Was Smith's September surge enough to return in 2024?


Age on Opening Day 2024: 28

How acquired: Signed as free agent, January 2023

MLB service time: 5 years, 81 days

2023 salary: $2 million

Contract status: Arbitration-eligible, free agent in 2025

2023 stats: 153 G, 586 PA, 527 AB, 57 R, 134 H, 21 2B, 1 3B, 12 HR, 46 RBI, 1 SB, 1 CS, 47 BB, 91 SO, .254 AVG, .326 OBP, .366 SLG, .692 OPS, 92 OPS+, 5 DRS, 0.9 bWAR, 0.1 fWAR

Quotable: “This is something that I’ve been searching for all year. It’s something I know I can do. It’s later in the year. I wish it happened earlier in the year. I wish it happened in April. But the fact that I figured some things out, I feel good up there. I feel like I’m myself. ... I’m happy that I got back to that, and I just look forward to building on that and not forgetting that during the offseason.” – Dominic Smith

2023 analysis: The Nationals signed Smith over the winter to a modest contract, hoping the move out of New York and the move to first base on a full-time basis might help him rediscover the form that helped him finish 13th in the National League MVP race in 2020. And because he would still be under club control for another season beyond that, they felt he could be not just a short-term stop-gap but possibly a long-term solution as well.

The move to first base did pay dividends. Smith was a smooth defensive player who proved quite beneficial to young infielders CJ Abrams and Luis Garcia. FanGraphs rated him fifth among all major league first basemen in overall defense. But there’s a reason first base is considered an offense-first position, and in that department, he didn’t deliver enough.

Two issues plagued Smith at the plate more than any other: A lack of power, and a lack of clutch hitting. His .366 slugging percentage tied with the Mariners’ Ty France for worst among 18 qualified first basemen. And his .175/.294/.217 slash line with runners in scoring position – he had only three extra-base hits in 143 such plate appearances – was galling.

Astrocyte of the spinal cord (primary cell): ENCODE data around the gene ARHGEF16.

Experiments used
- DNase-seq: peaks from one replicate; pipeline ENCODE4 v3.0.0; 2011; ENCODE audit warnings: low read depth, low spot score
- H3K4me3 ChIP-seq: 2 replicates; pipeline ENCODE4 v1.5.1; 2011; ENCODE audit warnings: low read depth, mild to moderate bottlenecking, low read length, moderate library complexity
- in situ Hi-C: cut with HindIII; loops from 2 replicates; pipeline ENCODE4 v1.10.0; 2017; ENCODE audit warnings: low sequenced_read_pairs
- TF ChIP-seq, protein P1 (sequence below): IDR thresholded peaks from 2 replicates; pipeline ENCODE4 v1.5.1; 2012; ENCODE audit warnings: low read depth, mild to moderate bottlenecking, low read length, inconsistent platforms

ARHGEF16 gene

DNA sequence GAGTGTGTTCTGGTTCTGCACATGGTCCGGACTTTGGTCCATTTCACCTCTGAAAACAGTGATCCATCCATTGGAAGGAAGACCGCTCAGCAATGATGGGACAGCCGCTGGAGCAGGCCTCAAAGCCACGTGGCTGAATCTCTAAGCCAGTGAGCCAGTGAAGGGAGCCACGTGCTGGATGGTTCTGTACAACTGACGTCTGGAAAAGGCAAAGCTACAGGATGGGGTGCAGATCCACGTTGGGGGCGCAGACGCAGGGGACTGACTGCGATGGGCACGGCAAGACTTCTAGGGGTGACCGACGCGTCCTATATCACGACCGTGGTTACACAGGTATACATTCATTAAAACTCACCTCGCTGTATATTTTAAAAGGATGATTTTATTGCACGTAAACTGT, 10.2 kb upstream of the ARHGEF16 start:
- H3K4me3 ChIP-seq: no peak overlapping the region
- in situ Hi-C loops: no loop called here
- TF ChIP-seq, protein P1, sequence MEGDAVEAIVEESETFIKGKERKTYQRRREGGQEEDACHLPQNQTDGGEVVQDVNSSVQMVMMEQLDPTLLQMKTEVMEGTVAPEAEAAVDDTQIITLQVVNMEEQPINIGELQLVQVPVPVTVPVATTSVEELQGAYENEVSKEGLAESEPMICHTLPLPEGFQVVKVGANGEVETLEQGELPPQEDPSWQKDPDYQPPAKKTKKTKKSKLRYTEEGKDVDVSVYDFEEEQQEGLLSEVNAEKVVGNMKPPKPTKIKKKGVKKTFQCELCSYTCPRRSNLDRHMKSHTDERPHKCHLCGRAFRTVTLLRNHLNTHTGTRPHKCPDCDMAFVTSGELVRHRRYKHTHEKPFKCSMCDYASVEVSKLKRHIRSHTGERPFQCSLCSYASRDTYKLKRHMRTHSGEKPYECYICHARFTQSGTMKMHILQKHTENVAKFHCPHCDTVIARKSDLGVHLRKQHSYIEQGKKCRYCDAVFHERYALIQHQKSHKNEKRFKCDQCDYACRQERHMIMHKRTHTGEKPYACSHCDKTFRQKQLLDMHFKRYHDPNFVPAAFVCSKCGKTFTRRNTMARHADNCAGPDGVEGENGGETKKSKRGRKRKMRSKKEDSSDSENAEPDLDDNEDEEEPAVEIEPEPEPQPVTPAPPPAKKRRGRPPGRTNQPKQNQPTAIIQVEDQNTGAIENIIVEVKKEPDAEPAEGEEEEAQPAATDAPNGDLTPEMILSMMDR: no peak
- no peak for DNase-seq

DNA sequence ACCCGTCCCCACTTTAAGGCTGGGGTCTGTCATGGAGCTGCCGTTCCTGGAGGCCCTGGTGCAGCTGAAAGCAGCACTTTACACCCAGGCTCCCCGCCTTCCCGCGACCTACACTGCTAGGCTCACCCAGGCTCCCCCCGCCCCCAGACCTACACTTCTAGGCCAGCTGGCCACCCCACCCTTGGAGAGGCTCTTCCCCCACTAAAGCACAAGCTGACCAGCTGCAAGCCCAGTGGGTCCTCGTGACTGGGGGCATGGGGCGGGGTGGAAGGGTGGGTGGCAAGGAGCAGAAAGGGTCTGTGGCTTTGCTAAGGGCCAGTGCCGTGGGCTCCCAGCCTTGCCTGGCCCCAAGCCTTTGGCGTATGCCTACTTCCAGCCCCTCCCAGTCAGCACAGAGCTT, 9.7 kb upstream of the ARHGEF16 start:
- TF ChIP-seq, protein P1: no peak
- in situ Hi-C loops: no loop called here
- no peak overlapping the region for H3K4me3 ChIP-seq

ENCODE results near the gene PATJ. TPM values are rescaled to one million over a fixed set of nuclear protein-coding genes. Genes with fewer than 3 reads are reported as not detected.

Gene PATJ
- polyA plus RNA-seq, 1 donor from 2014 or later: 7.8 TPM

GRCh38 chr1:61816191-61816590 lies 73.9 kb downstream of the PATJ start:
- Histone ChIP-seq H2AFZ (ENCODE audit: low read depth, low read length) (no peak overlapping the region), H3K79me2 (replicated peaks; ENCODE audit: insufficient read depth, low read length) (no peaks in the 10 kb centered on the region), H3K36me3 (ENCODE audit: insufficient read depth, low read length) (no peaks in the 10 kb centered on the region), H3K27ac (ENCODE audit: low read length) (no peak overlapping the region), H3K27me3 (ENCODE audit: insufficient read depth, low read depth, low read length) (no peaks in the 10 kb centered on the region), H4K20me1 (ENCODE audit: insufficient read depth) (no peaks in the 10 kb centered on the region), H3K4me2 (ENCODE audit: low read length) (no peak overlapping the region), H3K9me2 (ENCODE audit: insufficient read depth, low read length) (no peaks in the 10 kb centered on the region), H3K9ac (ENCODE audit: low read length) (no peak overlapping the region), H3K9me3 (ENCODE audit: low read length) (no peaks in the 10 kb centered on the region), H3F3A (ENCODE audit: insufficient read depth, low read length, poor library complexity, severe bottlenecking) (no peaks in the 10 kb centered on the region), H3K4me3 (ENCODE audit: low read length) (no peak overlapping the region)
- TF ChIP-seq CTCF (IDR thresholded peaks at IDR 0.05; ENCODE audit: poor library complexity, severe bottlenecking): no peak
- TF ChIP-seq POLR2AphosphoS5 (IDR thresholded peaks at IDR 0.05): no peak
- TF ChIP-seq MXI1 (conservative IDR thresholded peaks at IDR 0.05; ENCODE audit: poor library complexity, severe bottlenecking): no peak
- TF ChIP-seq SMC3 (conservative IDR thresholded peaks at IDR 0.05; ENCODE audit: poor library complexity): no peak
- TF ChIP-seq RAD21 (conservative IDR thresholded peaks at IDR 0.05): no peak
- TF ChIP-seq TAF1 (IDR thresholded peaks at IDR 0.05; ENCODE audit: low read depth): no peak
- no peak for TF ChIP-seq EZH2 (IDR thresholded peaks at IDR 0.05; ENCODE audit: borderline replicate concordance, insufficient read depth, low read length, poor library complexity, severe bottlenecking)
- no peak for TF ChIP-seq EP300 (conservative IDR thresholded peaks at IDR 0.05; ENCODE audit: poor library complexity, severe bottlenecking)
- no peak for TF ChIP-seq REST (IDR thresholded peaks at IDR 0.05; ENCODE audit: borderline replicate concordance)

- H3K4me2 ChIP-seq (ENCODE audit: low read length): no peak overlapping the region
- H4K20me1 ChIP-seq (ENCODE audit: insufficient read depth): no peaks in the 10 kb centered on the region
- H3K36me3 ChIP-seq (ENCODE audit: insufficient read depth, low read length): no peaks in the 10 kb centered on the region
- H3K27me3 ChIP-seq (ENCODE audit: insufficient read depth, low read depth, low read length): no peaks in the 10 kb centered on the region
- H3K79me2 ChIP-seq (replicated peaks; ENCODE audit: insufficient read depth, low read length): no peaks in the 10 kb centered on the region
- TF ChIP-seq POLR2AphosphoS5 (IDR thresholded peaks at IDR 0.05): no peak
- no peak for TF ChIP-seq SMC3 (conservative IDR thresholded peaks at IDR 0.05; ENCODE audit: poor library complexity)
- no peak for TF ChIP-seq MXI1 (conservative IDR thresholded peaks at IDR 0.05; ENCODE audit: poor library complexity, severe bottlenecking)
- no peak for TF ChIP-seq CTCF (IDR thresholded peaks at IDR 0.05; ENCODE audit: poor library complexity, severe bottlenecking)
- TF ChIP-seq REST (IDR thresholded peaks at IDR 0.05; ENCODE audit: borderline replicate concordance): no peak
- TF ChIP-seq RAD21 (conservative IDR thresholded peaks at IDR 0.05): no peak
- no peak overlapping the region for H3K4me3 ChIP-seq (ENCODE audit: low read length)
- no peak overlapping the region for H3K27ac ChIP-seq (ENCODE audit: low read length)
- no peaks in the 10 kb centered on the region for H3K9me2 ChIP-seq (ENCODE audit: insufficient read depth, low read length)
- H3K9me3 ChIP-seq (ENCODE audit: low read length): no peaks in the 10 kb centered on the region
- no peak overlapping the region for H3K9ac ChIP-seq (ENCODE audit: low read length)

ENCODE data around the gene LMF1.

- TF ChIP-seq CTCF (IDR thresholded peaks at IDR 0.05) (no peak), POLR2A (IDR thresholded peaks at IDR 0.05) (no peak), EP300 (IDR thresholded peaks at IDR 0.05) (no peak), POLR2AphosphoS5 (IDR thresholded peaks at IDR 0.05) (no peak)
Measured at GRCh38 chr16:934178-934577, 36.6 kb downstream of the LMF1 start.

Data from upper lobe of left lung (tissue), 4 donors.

If there was a sliver of reason to be optimistic, Smith did show progress in the power department down the stretch. After slugging a mere .337 from April through August, he slugged a robust .532 in September, with 50 percent of his total home runs coming in his final 22 games. But even that comes with a caveat: Six of his final seven homers came with the Nats either leading or trailing by at least three runs, three of them when they were trailing by at least six runs. His final blast of the year (Sept. 29 off Brad Hand in Atlanta) was his first of the year that either tied the game or gave his team the lead after the fifth inning.

2024 outlook: The Nationals face a real quandary this winter with Smith. Is he part of the 2024 plan or not? If they tender him a contract, he’ll still be relatively affordable, due for a raise via arbitration to around $4.3 million. But would a comparable season from him be worth that amount? If not, what are the alternatives?

Smith absolutely provides defensive value, and that’s something this team could sure use. If his presence at first base helps make Abrams (and perhaps Brady House and Trey Lipscomb at some point in 2024) better defenders, that’s important. But as stated above, most teams can’t get away with a good-glove, bad-bat first baseman these days. The Nationals have to get more offensive production from that spot next season. The question: Can Smith provide it?

In some ways, this was a perplexing year for Smith. His strikeout rate plummeted from 24.3 percent to 15.5 percent, and his line drive percentage actually went up from 20.2 percent to 26.3 percent. So why didn’t he hit for more power? Because his hard-hit percentage took a nosedive from 46.5 percenter to 30.8 percent. It’s not that he didn’t hit the ball in the air enough; it’s that he didn’t hit it well enough when he did.

Smith wants to believe the progress he made in September was a good sign of things to come. Maybe it was. But the Nationals have to decide if one month of improved power (most of it coming in low-leverage situations) is enough to warrant a return next season.

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